Pristine Forage pasture Technologies

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FAQ


Some frequently asked questions and answers from the Pristine team.

What is Pristine Forage Technologies about?
Why should I improve my pastures?
How do I do it? What are the basics?
So what should I expect to get from pasture improvement?
What about the dollars?
I have heard there are rotational and environmental benefits from a good legume pasture as well. What are they?
I am set up for cropping. Why should I change?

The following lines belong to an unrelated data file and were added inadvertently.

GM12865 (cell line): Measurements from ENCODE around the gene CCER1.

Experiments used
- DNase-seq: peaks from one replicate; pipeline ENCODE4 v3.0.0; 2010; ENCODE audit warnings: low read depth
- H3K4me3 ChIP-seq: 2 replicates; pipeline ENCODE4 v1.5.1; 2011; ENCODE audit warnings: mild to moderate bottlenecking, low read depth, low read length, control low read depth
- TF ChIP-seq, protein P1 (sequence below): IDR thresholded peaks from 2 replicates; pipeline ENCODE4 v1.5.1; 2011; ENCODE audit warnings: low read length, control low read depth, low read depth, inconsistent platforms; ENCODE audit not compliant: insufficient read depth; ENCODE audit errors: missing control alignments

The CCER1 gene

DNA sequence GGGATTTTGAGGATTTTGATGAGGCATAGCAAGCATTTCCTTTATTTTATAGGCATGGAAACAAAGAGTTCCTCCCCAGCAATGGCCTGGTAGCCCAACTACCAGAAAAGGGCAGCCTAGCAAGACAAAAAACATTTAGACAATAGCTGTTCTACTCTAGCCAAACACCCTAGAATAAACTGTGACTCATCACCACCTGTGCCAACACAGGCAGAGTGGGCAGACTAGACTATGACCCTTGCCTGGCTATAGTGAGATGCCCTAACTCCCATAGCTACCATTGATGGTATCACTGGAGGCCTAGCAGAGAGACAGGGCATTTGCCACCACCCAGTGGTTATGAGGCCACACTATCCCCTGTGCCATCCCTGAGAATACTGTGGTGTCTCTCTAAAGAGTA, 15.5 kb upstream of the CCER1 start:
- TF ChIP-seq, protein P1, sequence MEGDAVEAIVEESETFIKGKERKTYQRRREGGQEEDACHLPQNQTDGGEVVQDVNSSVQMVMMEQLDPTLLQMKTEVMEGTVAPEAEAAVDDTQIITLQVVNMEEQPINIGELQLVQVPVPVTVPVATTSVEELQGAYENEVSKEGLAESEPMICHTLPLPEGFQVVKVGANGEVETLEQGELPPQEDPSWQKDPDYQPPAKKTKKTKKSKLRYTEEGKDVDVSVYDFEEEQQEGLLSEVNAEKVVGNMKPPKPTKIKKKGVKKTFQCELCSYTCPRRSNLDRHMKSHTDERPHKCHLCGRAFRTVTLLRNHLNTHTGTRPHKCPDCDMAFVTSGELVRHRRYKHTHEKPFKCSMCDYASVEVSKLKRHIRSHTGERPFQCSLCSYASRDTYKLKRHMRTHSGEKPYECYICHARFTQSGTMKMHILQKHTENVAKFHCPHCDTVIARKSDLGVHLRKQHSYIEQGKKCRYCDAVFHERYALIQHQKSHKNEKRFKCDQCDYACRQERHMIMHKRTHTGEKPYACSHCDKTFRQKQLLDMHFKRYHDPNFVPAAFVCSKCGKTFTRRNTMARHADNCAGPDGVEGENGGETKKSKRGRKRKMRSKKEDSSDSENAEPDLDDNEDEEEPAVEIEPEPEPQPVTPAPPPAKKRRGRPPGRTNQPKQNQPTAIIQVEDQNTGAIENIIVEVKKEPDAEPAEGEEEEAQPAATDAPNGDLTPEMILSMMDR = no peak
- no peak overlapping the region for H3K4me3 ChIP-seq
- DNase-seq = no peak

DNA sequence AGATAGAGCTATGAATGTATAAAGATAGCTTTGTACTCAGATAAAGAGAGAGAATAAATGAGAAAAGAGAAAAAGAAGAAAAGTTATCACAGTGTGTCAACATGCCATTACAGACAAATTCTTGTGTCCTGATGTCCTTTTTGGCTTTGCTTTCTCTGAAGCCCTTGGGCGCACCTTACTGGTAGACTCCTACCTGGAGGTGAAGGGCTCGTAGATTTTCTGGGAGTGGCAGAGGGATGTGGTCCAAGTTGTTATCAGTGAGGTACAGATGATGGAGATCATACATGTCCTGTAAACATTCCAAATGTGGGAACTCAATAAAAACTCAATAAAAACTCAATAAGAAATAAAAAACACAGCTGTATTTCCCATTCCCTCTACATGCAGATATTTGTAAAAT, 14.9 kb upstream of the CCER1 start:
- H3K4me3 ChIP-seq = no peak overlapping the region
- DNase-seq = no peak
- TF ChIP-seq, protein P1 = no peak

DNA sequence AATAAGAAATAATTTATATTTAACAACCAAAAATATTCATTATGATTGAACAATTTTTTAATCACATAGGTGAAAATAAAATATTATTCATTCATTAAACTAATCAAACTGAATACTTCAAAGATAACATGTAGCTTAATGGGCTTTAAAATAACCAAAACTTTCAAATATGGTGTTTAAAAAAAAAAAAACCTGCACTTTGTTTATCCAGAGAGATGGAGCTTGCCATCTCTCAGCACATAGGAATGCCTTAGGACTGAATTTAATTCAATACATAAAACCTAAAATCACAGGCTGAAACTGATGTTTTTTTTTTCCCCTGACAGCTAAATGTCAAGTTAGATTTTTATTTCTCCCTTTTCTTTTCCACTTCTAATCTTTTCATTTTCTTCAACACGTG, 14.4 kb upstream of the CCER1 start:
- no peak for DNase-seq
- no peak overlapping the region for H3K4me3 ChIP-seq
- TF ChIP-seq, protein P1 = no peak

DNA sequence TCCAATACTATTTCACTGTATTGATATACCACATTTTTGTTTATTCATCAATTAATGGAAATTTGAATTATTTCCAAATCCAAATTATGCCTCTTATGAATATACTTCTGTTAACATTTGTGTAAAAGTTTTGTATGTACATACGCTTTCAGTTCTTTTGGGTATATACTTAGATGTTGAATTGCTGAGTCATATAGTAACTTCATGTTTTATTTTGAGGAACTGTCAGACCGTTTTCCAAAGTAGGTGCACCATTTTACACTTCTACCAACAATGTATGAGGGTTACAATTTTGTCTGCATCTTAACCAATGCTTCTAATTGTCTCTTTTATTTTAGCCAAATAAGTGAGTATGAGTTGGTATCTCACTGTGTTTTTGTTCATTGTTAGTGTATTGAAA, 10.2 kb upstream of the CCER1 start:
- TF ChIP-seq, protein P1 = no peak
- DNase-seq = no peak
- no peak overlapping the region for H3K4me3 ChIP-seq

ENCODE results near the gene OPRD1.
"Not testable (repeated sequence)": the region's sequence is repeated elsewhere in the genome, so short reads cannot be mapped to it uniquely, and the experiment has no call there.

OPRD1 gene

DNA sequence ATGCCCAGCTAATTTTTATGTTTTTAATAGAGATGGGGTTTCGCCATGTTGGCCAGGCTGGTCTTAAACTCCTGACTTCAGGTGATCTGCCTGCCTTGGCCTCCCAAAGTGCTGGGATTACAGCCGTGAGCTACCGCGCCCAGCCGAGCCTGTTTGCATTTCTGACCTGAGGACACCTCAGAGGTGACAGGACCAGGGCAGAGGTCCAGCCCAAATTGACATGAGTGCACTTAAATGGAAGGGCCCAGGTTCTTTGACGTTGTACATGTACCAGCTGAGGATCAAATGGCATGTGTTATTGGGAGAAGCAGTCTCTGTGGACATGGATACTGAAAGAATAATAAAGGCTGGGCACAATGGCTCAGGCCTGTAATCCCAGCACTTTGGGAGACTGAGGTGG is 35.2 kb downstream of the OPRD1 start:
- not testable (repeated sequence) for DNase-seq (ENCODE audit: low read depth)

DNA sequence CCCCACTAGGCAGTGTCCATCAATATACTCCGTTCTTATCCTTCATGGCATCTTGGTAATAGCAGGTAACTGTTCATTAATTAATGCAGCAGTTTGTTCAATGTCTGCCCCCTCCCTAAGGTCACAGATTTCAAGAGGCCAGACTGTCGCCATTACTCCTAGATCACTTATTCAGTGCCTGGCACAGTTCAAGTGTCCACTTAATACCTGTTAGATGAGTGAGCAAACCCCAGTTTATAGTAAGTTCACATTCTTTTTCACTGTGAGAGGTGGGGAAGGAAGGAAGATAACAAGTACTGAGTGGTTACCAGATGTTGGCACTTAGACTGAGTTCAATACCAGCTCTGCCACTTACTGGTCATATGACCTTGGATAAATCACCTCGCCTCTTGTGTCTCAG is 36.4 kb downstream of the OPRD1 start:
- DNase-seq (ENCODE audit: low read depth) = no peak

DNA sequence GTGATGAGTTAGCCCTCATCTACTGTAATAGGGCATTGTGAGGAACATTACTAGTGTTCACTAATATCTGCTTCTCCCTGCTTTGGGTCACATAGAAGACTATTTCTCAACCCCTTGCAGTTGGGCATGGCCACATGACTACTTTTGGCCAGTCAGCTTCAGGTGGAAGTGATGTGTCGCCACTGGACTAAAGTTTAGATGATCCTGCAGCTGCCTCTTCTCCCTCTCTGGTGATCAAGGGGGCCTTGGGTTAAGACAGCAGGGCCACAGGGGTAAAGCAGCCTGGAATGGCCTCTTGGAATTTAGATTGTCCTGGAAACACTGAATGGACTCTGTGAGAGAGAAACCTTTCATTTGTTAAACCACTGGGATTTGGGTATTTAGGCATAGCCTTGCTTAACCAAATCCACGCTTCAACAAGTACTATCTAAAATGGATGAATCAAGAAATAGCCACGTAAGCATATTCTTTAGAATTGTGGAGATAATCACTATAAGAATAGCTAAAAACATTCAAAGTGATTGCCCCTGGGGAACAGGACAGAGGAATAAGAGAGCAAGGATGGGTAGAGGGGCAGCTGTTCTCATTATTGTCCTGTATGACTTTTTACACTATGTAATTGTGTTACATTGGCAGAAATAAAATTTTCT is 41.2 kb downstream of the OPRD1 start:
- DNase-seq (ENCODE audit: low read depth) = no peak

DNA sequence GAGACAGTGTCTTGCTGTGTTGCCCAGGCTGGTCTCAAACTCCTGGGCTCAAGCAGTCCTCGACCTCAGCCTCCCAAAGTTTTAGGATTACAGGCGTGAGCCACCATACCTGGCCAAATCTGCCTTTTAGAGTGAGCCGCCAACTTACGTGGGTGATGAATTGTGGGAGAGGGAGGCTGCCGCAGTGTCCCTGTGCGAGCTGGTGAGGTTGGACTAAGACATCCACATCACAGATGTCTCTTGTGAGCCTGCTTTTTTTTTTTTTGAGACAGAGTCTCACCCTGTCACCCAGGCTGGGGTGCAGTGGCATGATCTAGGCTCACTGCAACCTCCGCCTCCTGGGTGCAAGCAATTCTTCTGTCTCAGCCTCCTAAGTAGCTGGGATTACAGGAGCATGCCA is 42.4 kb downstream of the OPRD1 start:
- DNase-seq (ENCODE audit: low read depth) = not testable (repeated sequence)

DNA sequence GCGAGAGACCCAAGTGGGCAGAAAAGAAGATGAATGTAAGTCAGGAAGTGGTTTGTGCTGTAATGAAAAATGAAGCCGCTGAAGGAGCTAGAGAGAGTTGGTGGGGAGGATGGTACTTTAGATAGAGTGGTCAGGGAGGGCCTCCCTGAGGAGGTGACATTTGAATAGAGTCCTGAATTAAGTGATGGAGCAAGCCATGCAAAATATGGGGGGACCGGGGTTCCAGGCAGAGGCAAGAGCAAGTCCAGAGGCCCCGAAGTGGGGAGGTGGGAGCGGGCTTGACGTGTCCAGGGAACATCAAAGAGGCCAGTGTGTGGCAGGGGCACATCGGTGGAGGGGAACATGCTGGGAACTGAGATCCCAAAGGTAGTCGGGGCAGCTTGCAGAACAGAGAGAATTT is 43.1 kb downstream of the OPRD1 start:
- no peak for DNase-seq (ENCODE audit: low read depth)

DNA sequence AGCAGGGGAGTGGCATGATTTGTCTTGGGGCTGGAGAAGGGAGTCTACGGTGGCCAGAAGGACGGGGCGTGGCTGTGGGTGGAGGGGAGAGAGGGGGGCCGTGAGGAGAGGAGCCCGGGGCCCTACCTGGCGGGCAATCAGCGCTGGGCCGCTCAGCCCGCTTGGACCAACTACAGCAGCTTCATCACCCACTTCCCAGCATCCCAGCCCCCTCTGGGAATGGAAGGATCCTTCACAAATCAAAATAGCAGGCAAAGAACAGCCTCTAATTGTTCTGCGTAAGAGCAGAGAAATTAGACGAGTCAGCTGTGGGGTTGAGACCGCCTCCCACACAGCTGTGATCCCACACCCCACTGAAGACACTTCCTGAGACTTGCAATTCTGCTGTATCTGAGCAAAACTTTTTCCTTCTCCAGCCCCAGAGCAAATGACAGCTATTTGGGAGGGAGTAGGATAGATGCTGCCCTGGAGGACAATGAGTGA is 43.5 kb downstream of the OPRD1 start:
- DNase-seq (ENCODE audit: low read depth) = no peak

Why is the outlook for pasture and animal returns better than for cropping?
Yes but what about the costs of pasture improvement?
Why should I choose a Pristine pasture legume variety?
What do I get from being a member of the Pristine Client Network?
I am from an area for which suitable Pristine varieties are still being bred and developed. Can I still join the Pristine Client Network?
What does network membership cost?

What is Pristine Forage Technologies about?